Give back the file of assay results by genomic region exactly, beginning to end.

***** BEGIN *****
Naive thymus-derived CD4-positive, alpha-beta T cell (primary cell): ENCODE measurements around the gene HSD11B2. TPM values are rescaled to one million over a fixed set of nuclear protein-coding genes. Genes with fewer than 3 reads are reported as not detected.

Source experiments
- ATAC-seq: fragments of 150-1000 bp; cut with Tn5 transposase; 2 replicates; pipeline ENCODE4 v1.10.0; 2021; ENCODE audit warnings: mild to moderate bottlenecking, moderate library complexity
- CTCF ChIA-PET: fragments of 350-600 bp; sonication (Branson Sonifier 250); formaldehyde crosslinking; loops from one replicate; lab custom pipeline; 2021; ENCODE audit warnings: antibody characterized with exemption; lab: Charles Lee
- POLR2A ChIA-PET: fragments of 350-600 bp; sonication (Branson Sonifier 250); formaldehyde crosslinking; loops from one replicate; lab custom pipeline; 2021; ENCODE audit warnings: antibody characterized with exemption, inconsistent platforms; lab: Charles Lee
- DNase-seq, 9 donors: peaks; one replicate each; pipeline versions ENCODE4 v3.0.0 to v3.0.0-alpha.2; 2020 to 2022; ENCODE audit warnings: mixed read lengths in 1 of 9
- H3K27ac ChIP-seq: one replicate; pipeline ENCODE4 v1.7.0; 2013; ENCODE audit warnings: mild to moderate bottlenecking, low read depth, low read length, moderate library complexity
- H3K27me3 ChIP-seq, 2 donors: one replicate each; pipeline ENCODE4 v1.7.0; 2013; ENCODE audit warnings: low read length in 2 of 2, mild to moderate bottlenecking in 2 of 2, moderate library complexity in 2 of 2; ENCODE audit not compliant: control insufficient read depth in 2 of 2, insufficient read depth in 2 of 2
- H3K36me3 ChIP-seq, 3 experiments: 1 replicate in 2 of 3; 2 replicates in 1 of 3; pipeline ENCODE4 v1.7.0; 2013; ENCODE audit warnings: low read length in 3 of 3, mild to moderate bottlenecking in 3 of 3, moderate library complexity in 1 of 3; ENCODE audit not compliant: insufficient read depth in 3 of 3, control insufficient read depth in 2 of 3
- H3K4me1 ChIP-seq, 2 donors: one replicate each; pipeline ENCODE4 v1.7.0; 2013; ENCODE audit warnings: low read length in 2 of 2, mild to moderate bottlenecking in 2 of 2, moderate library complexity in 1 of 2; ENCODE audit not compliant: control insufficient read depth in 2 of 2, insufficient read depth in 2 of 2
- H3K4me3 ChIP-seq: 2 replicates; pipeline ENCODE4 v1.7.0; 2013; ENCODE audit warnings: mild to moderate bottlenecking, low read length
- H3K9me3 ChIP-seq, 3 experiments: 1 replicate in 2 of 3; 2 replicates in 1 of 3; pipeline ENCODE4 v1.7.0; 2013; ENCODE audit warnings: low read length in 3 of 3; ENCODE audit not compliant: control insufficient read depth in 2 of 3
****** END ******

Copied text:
Naive thymus-derived CD4-positive, alpha-beta T cell (primary cell): ENCODE measurements around the gene HSD11B2. TPM values are rescaled to one million over a fixed set of nuclear protein-coding genes. Genes with fewer than 3 reads are reported as not detected.

Source experiments
- ATAC-seq: fragments of 150-1000 bp; cut with Tn5 transposase; 2 replicates; pipeline ENCODE4 v1.10.0; 2021; ENCODE audit warnings: mild to moderate bottlenecking, moderate library complexity
- CTCF ChIA-PET: fragments of 350-600 bp; sonication (Branson Sonifier 250); formaldehyde crosslinking; loops from one replicate; lab custom pipeline; 2021; ENCODE audit warnings: antibody characterized with exemption; lab: Charles Lee
- POLR2A ChIA-PET: fragments of 350-600 bp; sonication (Branson Sonifier 250); formaldehyde crosslinking; loops from one replicate; lab custom pipeline; 2021; ENCODE audit warnings: antibody characterized with exemption, inconsistent platforms; lab: Charles Lee
- DNase-seq, 9 donors: peaks; one replicate each; pipeline versions ENCODE4 v3.0.0 to v3.0.0-alpha.2; 2020 to 2022; ENCODE audit warnings: mixed read lengths in 1 of 9
- H3K27ac ChIP-seq: one replicate; pipeline ENCODE4 v1.7.0; 2013; ENCODE audit warnings: mild to moderate bottlenecking, low read depth, low read length, moderate library complexity
- H3K27me3 ChIP-seq, 2 donors: one replicate each; pipeline ENCODE4 v1.7.0; 2013; ENCODE audit warnings: low read length in 2 of 2, mild to moderate bottlenecking in 2 of 2, moderate library complexity in 2 of 2; ENCODE audit not compliant: control insufficient read depth in 2 of 2, insufficient read depth in 2 of 2
- H3K36me3 ChIP-seq, 3 experiments: 1 replicate in 2 of 3; 2 replicates in 1 of 3; pipeline ENCODE4 v1.7.0; 2013; ENCODE audit warnings: low read length in 3 of 3, mild to moderate bottlenecking in 3 of 3, moderate library complexity in 1 of 3; ENCODE audit not compliant: insufficient read depth in 3 of 3, control insufficient read depth in 2 of 3
- H3K4me1 ChIP-seq, 2 donors: one replicate each; pipeline ENCODE4 v1.7.0; 2013; ENCODE audit warnings: low read length in 2 of 2, mild to moderate bottlenecking in 2 of 2, moderate library complexity in 1 of 2; ENCODE audit not compliant: control insufficient read depth in 2 of 2, insufficient read depth in 2 of 2
- H3K4me3 ChIP-seq: 2 replicates; pipeline ENCODE4 v1.7.0; 2013; ENCODE audit warnings: mild to moderate bottlenecking, low read length
- H3K9me3 ChIP-seq, 3 experiments: 1 replicate in 2 of 3; 2 replicates in 1 of 3; pipeline ENCODE4 v1.7.0; 2013; ENCODE audit warnings: low read length in 3 of 3; ENCODE audit not compliant: control insufficient read depth in 2 of 3